The final month of our 6 month cruising plan wasn’t a tough one, but was definitely a fun one. As September started, the forest fire smoke faded fast from the San Juans and we spent a relaxing 5 days in Garrison Bay with the Puget Sound Cruising Club raftup. It was great to spend some time with people we don’t get to see often, in a beautiful setting.
Shortly after that we stopped by the Port Townsend Wooden Boat Festival, drawing inspiration from the abundant passion of the sailors there. Especially exciting was seeing the Sail Like a Girl presentation (winners of the 2018 Race 2 Alaska, which we had followed from the Central Coast).
Following that we took a week and a half break to visit family on the east coast for my sister’s wedding. The remainder of September we had a week of fun, easy Puget Sound cruising before it came time to winterize the boat (our land/air/sea travels are beginning soon!).
So we didn’t go very far – about 200 nautical miles – but had a lot of fun socializing with other sailors and enjoying some great sailing with wind returning and anchorages emptying out.
The weather in September was significantly better than August. The forest fire smoke cleared and crisp fall air moved in, providing great visibility and views of the mountains. In the 3rd week we had a string of 70+ degree days with sun, blue skies and 10-15 knot wind. Nights started to get chilly, but not enough to need a heater yet. We had some rain, but it was relatively short-lived – 3/4 of our days were rain-free.
Wind was much better in September than August, as would be expected for the region. In Puget Sound, southerly and northerly phases alternated, with typically one calm day in between. Unfortunately when we were heading south we had southerlies, and when we were heading north we had northerly wind – so we sailed upwind 100% of the time in September!
As is typical, southerly wind was a bit stronger – 20 – 25 knots at times – versus northerly wind usually being 5 – 12 knots. But we didn’t have to worry about any gales coming through – those typically hold off till late October or November.
Crossing the Strait of Juan de Fuca
Pretty much every time we cross the eastern Strait of Juan de Fuca we have a difficult time doing it under sail. 9 times out of 10 we have less than 5 knots of wind, and have never had more than 15 knots. Our best crossing actually (100% sailed) was going north this year in late March.
This year we were optimistic though and waited an extra day in Mackaye Harbor for the day where most models were predicting 15 knots starting at 7am and building to 20-25 in the afternoon and evening. NOAA issued a gale warning for 25-35 starting at noon. Guess how much wind we had at 2pm? 2 knots! Spinnaker all the way (and about 2-3 hours of motoring).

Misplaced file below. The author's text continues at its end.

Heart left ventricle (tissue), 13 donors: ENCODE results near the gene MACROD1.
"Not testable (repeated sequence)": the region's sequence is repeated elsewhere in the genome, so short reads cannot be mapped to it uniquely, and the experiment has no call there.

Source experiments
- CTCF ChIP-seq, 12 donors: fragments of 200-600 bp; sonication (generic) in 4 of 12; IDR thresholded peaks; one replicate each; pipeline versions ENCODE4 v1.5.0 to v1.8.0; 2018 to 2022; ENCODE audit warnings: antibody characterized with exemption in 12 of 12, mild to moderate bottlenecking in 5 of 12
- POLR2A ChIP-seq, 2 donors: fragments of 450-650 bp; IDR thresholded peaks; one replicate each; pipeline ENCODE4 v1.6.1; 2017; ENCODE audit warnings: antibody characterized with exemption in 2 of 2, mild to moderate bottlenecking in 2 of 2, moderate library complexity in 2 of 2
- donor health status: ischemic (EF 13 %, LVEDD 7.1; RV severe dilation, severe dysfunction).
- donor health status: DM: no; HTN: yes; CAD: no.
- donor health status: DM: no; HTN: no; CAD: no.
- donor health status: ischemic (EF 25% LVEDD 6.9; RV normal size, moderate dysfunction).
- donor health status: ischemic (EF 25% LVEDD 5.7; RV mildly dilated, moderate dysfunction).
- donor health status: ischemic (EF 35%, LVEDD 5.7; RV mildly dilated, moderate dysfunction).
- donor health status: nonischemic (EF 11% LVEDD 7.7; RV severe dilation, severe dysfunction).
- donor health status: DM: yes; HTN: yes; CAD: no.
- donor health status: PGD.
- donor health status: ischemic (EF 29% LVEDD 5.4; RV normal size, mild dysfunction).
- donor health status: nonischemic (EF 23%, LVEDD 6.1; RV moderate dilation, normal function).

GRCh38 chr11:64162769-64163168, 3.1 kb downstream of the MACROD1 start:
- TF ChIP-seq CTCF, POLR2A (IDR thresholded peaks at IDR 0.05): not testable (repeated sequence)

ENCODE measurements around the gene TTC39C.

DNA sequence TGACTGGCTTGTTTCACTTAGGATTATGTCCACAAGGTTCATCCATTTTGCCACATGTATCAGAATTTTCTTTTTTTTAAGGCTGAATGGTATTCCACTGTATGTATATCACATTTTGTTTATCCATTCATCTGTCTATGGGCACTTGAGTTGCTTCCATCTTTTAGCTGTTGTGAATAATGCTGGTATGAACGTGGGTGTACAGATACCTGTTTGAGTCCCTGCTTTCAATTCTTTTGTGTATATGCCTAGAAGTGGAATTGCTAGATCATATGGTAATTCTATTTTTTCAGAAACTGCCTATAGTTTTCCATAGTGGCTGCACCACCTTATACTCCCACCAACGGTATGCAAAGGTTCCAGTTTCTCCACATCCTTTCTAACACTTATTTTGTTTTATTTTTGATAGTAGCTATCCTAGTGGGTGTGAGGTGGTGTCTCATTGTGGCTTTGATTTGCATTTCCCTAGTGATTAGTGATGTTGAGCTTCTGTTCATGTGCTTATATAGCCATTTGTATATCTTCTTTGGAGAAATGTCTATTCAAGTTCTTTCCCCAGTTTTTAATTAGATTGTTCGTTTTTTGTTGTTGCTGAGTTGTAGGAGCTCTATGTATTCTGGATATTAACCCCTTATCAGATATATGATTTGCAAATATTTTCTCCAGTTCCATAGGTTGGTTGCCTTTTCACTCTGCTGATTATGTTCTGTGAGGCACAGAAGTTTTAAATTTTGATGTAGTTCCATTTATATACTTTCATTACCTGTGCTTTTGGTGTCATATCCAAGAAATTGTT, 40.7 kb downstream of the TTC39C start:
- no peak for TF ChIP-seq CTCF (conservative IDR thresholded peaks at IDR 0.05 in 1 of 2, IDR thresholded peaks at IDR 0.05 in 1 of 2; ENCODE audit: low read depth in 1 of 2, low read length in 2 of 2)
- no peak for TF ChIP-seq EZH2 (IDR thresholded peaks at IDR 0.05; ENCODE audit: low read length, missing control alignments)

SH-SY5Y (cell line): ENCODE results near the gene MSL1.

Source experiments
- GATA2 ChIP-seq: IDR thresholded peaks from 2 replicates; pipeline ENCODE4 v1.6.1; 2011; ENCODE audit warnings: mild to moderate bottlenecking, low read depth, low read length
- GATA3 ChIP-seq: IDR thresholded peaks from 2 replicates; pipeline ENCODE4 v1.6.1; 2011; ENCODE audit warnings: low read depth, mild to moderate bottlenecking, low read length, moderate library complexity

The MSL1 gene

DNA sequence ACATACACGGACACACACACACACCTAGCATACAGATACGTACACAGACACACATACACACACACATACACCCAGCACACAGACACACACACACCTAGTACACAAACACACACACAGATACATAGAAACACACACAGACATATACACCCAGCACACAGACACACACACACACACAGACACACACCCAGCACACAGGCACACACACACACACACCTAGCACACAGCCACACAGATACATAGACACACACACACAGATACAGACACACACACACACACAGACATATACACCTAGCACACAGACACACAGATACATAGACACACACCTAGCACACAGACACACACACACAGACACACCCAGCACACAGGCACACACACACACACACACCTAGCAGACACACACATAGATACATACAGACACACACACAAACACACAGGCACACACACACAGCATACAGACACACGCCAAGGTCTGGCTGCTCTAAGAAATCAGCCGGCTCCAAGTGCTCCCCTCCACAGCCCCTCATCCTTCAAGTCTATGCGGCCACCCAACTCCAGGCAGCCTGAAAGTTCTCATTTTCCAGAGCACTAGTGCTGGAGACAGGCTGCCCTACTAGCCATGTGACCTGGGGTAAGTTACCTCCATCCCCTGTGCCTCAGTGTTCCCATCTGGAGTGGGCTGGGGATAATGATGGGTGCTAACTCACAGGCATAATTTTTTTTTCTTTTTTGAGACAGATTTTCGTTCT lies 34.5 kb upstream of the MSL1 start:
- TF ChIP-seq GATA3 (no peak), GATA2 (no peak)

We know not to tempt fate though – the Strait of Juan de Fuca could be miserable in a real gale. We’ve just had many times where wind was forecast for the eastern strait but arrived much later than forecast.
Towards the end of the month we stayed at Blake Island in the little marina for 4 days. We initially planned on 3 days, but the weather was brilliant and we were having fun hiking every morning plus making progress on cleaning up the boat for winterization.
For the end of September Blake Island was still quite busy – 100% full in the marina on the weekend. But the weekdays are becoming very chill and the anchorages around here are usually empty. Although the season is winding down, September is still a really good month for cruising.
Reflecting on 6 Months of Cruising
When we came up with the idea to cruise the PNW for half the year, it seemed like an intimidating, audacious plan. We know very few people who continuously cruise for that long in this area of the world – many here consider the sailing season to be only 2 months! (a huge misconception)
6 months turned out to be perfect – enough time to fully settle into cruising as a way of life, while still avoiding the winter storms and most of the cold, rainy dark days associated with off-season PNW sailing.
Now that it’s over we’re a bit sad, and also overwhelmed by how awesome it was. We saw beauty beyond comprehension, more adventure than we ever expected, and settled into a quiet, simple way of living – connected to a natural world that just feels right.
It really blows the mind to think of how much beauty there is up here in the Pacific Northwest and how we only touched the surface of it in 6 months. We saw a lot, but there are still anchorages we skipped and places we hope to sail further to some day. When they say there’s a lifetime worth of cruising up here, they’re not kidding.
I kept some stats for each month we cruised: Month 1, Month 2, Month 3, Month 4, Month 5. It’s interesting to look at the big picture summary of all 6 months too though. The biggest thing that sticks out to me is how having a lot of time enabled us to sail most of the time – we put very few hours on the engine, used comparatively little diesel, and had a lot more fun sailing than motoring.
We also covered a lot of distance even though we weren’t really trying to. We had a go slow, take things easy philosophy, yet the natural rhythm of sailing a bit each day over a long period of time meant we still ended up covering a lot of distance.
- Distance, as the motorboat travels: 1,741 nautical miles
- Actual distance traveled (approx): 2,225 nautical miles
- Engine hours: 138 hours (5.75/week)
- Diesel consumed: 77 gallons (3.2/week)
- Marina nights: 21 (0.875/week)
It’s hard to say goodbye (temporarily), but we know the winter storms are coming soon, and it’s a good time to start phase 2 of our adventure – taking a 3-week trans-pacific cruise ship to Australia and then traveling Australia, New Zealand, South and Central America, and Mexico for the winter. This blog will go mostly dormant for a while – but stay tuned in the spring when we’ll be working on plans for another big season of cruising!